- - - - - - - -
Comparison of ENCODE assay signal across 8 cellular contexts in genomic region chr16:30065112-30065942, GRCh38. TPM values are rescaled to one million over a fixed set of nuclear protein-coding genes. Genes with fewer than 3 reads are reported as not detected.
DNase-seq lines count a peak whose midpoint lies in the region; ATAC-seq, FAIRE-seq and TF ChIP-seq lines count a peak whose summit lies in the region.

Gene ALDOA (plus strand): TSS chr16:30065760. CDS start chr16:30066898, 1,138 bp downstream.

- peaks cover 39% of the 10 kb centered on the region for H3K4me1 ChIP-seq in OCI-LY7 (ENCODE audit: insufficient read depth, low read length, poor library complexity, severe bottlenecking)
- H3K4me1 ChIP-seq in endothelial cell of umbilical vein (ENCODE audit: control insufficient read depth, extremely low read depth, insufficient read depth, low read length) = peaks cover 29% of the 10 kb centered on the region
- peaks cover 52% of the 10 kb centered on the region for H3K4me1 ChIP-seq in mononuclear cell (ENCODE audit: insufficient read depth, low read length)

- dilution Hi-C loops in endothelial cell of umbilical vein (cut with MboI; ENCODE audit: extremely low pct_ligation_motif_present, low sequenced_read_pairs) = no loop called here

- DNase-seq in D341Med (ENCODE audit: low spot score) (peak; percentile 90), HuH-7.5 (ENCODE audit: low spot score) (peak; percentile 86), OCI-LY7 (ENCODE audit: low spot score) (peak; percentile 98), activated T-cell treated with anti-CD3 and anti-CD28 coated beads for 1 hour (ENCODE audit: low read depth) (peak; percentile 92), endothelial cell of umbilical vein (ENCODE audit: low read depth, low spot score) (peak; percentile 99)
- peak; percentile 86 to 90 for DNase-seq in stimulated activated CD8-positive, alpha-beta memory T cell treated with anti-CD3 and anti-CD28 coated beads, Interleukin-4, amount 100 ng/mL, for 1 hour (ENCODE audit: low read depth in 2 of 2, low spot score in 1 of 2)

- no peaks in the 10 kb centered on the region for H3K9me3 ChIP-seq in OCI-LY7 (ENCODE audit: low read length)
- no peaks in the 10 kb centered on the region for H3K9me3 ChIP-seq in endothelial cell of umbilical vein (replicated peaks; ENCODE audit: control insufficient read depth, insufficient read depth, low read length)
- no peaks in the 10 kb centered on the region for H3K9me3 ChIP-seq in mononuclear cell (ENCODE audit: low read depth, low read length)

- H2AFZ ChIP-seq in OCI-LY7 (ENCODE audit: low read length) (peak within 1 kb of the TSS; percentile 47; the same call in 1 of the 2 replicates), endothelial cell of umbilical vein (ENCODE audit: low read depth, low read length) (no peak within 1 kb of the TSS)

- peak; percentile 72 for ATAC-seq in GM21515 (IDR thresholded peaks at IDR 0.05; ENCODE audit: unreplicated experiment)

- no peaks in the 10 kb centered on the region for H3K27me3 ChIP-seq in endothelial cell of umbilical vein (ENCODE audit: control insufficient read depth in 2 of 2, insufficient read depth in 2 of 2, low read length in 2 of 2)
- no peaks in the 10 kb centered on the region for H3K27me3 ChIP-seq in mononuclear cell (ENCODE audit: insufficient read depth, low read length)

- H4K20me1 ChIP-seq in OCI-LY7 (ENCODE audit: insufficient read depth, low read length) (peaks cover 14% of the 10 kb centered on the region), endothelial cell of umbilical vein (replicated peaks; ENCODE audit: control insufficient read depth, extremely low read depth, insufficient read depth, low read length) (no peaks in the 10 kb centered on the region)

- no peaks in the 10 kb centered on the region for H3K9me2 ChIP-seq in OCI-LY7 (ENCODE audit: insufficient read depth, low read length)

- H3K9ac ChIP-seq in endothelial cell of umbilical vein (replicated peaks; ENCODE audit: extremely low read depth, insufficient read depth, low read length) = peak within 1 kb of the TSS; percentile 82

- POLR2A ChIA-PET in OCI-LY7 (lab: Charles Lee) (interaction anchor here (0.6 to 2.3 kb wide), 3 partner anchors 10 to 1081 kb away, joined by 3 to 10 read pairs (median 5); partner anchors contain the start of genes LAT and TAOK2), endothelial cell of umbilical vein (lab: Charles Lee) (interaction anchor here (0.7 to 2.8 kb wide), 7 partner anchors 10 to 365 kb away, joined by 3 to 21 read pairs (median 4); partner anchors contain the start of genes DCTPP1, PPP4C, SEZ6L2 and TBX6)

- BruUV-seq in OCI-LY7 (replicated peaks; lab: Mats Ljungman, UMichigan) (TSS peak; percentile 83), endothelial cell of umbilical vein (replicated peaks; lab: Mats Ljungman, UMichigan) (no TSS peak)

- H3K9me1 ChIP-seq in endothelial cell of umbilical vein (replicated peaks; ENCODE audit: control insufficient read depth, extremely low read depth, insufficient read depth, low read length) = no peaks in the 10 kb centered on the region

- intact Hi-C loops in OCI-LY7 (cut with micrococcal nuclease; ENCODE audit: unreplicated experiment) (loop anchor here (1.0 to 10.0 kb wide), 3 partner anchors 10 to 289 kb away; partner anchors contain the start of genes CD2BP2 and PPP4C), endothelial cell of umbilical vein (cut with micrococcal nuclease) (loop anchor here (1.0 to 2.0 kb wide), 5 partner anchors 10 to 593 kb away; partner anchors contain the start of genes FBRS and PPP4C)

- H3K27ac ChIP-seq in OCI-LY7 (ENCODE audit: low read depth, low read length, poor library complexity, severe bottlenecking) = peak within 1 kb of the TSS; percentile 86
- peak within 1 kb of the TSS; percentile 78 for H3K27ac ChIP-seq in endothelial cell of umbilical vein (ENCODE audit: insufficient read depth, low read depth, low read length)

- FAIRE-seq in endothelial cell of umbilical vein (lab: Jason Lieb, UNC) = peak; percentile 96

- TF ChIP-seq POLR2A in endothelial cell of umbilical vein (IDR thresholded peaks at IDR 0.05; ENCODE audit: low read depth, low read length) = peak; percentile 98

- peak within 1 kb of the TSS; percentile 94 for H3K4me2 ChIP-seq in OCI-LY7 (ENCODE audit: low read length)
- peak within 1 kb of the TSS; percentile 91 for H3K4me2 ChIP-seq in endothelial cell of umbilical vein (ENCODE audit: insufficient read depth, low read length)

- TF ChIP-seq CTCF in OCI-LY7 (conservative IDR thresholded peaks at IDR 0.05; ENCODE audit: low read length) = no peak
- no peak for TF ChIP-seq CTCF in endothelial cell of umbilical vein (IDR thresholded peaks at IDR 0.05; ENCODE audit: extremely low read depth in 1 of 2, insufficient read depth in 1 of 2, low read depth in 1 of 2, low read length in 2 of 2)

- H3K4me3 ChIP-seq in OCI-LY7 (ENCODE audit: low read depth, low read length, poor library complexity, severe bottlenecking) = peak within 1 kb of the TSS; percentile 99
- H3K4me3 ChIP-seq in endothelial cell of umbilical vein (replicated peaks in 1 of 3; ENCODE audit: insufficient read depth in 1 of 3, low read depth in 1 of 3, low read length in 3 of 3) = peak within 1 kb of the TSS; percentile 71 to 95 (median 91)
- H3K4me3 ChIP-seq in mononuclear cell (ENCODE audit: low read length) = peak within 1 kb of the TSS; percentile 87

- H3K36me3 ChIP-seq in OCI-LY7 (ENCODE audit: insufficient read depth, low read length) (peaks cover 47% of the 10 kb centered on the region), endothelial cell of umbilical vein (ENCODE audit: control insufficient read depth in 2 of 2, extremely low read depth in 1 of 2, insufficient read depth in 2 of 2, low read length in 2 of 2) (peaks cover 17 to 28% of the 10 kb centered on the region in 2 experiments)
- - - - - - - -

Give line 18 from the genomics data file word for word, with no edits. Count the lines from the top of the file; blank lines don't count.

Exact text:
- no peaks in the 10 kb centered on the region for H3K9me2 ChIP-seq in OCI-LY7 (ENCODE audit: insufficient read depth, low read length)